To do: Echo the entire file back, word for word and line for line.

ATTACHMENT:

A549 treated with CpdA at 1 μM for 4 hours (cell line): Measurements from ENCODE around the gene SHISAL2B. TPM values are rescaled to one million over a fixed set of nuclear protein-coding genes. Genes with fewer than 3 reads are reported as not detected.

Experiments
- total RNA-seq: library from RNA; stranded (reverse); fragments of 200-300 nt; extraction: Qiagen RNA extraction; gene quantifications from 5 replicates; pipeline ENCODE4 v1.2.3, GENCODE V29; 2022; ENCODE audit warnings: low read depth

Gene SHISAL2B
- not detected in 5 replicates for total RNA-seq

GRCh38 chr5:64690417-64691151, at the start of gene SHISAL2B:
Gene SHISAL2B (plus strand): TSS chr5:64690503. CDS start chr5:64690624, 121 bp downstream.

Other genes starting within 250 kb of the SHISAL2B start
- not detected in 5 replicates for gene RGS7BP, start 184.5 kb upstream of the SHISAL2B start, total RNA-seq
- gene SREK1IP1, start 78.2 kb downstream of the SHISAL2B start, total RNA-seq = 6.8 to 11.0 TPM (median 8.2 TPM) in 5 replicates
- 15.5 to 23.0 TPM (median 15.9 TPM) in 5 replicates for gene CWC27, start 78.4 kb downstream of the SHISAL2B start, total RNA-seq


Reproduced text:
A549 treated with CpdA at 1 μM for 4 hours (cell line): Measurements from ENCODE around the gene SHISAL2B. TPM values are rescaled to one million over a fixed set of nuclear protein-coding genes. Genes with fewer than 3 reads are reported as not detected.

Experiments
- total RNA-seq: library from RNA; stranded (reverse); fragments of 200-300 nt; extraction: Qiagen RNA extraction; gene quantifications from 5 replicates; pipeline ENCODE4 v1.2.3, GENCODE V29; 2022; ENCODE audit warnings: low read depth

Gene SHISAL2B
- not detected in 5 replicates for total RNA-seq

GRCh38 chr5:64690417-64691151, at the start of gene SHISAL2B:
Gene SHISAL2B (plus strand): TSS chr5:64690503. CDS start chr5:64690624, 121 bp downstream.

Other genes starting within 250 kb of the SHISAL2B start
- not detected in 5 replicates for gene RGS7BP, start 184.5 kb upstream of the SHISAL2B start, total RNA-seq
- gene SREK1IP1, start 78.2 kb downstream of the SHISAL2B start, total RNA-seq = 6.8 to 11.0 TPM (median 8.2 TPM) in 5 replicates
- 15.5 to 23.0 TPM (median 15.9 TPM) in 5 replicates for gene CWC27, start 78.4 kb downstream of the SHISAL2B start, total RNA-seq